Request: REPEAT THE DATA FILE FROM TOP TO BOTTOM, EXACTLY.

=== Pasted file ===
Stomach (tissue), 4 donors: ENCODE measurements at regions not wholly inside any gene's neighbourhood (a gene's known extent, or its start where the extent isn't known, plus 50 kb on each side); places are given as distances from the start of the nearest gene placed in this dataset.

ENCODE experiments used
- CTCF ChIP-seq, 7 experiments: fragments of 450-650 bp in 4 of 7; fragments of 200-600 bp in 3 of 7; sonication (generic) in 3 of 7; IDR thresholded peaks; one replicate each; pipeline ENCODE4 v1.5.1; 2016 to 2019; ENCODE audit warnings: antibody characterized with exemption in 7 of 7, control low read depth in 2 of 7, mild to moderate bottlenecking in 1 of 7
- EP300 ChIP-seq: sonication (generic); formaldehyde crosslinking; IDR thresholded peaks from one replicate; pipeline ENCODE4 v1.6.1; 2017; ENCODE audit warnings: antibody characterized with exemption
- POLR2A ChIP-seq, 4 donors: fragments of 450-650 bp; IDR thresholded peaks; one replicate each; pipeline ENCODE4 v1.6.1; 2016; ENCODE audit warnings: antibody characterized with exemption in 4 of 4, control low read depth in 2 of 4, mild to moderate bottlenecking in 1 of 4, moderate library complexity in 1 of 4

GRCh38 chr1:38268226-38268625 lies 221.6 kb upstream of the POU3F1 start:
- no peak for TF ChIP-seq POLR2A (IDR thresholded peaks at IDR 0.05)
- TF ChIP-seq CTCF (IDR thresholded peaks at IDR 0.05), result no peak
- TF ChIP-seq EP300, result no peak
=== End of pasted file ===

Stomach (tissue), 4 donors: ENCODE measurements at regions not wholly inside any gene's neighbourhood (a gene's known extent, or its start where the extent isn't known, plus 50 kb on each side); places are given as distances from the start of the nearest gene placed in this dataset.

ENCODE experiments used
- CTCF ChIP-seq, 7 experiments: fragments of 450-650 bp in 4 of 7; fragments of 200-600 bp in 3 of 7; sonication (generic) in 3 of 7; IDR thresholded peaks; one replicate each; pipeline ENCODE4 v1.5.1; 2016 to 2019; ENCODE audit warnings: antibody characterized with exemption in 7 of 7, control low read depth in 2 of 7, mild to moderate bottlenecking in 1 of 7
- EP300 ChIP-seq: sonication (generic); formaldehyde crosslinking; IDR thresholded peaks from one replicate; pipeline ENCODE4 v1.6.1; 2017; ENCODE audit warnings: antibody characterized with exemption
- POLR2A ChIP-seq, 4 donors: fragments of 450-650 bp; IDR thresholded peaks; one replicate each; pipeline ENCODE4 v1.6.1; 2016; ENCODE audit warnings: antibody characterized with exemption in 4 of 4, control low read depth in 2 of 4, mild to moderate bottlenecking in 1 of 4, moderate library complexity in 1 of 4

GRCh38 chr1:38268226-38268625 lies 221.6 kb upstream of the POU3F1 start:
- no peak for TF ChIP-seq POLR2A (IDR thresholded peaks at IDR 0.05)
- TF ChIP-seq CTCF (IDR thresholded peaks at IDR 0.05), result no peak
- TF ChIP-seq EP300, result no peak